Act 2, Scene 1
Roma Wrap-Up

Ancient Rome, The Italian Renaissance, And Postmodern Love

by Frederick Noble

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I’d survived the scariest roller coaster of my life, scrambled and scrounged together several thousand dollars, come 3,000 miles and left all the competition behind in a last-ditch effort to get Heather to open up the gates of her emotional fortress before she fled to San Francisco.
The gates were officially cracked. Only a hair’s width, but it was enough to get my foot in the door like some insistent door-to-door salesman.
Roman gargoyle

Our last day in Roma (Rome) Heather's feet were blistered even worse than mine. Where my dogs were merely whimpering, hers were howling so we planned an easier day, beginning with Villa Borghese, a museum on the North end of town.
We hopped on the metro (as with most of Europe, their mass transit puts ours to shame.) As we headed out of the station on the escalator, Heather was in front of me. An old man was in front of us while other people passed by on the down escalator.
Conservative Romans sometimes frown on public displays of affection but I was feeling uncharacteristically brave (hormonally, even) and Heather was rarely bothered by onlookers so I leaned up and playfully bit the back of her neck. She leaned back against me, head tilted back, her ass pushing against my hips. I groaned quietly but decided we’d gone far enough, so I stopped and rested my chin on her shoulder just as the old man in front of us turned to see what passers by were gawking at. The timing was perfect, he barely missed everything, so I gave him my best innocent and silly grin. He may still be wondering to this day why one guy passed by him on the other escalator, staring at us with a look that Heather described as "extremely disgusted." The old man turned back around while Heather and I tried to contain our laughter. We failed at the top of the escalator.

Villa Borghese was being renovated and most of the place was off limits but the sculptures on display were well worth the 4000 lire. And the museum is in the largest, though not best-kept, park in Roma. The North end of town is somewhat ritzy but we managed to find a bakery and have a pleasant lunch in the park.

From there we hopped back on the metro and tried to find San Pietro In Vincoli. It’s easy to miss, tucked in a small piazza just up the hill from the Colesseo. No map we had accurately shows the church so you may have to just follow the crowd or ask directions.
“St. Peter In Chains” is the church where they keep the supposed chains used on St. Pete. More importantly is the tomb of Pope Julius II done my Michelangelo.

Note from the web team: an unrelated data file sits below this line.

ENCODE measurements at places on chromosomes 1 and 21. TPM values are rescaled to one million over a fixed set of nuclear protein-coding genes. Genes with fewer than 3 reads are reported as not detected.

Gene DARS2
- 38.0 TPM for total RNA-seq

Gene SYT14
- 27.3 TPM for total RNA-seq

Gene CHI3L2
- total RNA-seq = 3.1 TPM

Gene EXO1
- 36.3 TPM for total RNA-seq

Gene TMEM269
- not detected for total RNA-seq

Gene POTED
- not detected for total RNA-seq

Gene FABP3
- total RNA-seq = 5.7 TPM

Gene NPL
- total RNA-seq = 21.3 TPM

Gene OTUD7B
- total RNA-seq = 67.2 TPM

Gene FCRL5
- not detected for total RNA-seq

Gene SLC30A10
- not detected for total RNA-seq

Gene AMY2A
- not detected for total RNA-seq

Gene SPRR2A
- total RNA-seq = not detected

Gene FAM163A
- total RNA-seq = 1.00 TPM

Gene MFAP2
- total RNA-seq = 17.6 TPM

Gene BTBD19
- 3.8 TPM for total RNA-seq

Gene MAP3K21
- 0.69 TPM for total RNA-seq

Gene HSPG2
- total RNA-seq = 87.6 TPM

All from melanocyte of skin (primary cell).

“Christ!” exclaims Heather at the sight.
“No, Moses!” I respond.
I think it was Vasari who said “Lord help us should he ever raise that mighty foot.” The statue positively radiates power, truly the image of a man who dared defy God. To think it was only one of many figures that was planned for the memorial only makes it that much more awe inspiring. As a sculptor, I’m saddened that Michelangelo stopped work on the tomb to do the Sistine Chapel ceiling but that’s what the Pope wanted and even Michelangelo couldn’t win an argument with him, at least not for long. If you’re interested, go to Firenze and see the Academia where they keep some of the unfinished “Dying Slaves” that were also going to adorn the tomb.

We headed down the hill towards the Forum. It started to drip, then drizzle, then full on downpour so we fled into the Colesseo metro station. We watched the soaked tourists and locals alike pile into the station for shelter. I love to watch people. Pretty local girls in soaked white shirts, their olive skin showing through, big smiles as their cute boyfriends pull them close for warmth and affection, looking past them to the Colesseo, Heather’s wet skin pressed against me – the whole scene made me wonder if I weren't dreaming the entire day, if not the entire trip.

Roman church
I stumbled into this church on a return trip to Roma, decorated in a few hundred identical chandeliers that somehow still don't match the rest of the building. It does have a spectacular ceiling.

Marcus Aurelius bronze
This equestrian sculpture was once thought to be Constantine, so it was saved from being melted into canons. Later it was found to be Marcus Aurelius. It took hundreds of years before people learned how to do equestrian statues with legs raised again. This one, recently restored and absolutely glorious, stands in the Campidoglio, a piazza designed by Michelangelo on Capitoline Hill. He also designed the Palazzo dei Conservatori there, now housing some ancient Roman stuff.


Roma is like a layer cake with each layer made by a different cook - you have the obvious Roman ruins, but they were built on the ruins of the Etruscans before them. Since the fall of the Roman empire countless other empires and governments have come and gone, and you can feel the ghosts of them all as you walk around the town. face emerging from a building

Speaking of ghosts, just up the hill from the Colosseo near Piazza Barberini is the Church of L'Immacolata Concezione, housing the Capuchin Crypts. Several rooms display the bones of some 4000 monks done up in bizarre mosaics and sculptures. The particularly creepy ones still have some flesh drying on their corpses. Definitely worth a visit!

Capuchin bones
They don't allow photographs in the crypts so I had to scan one of their postcards.
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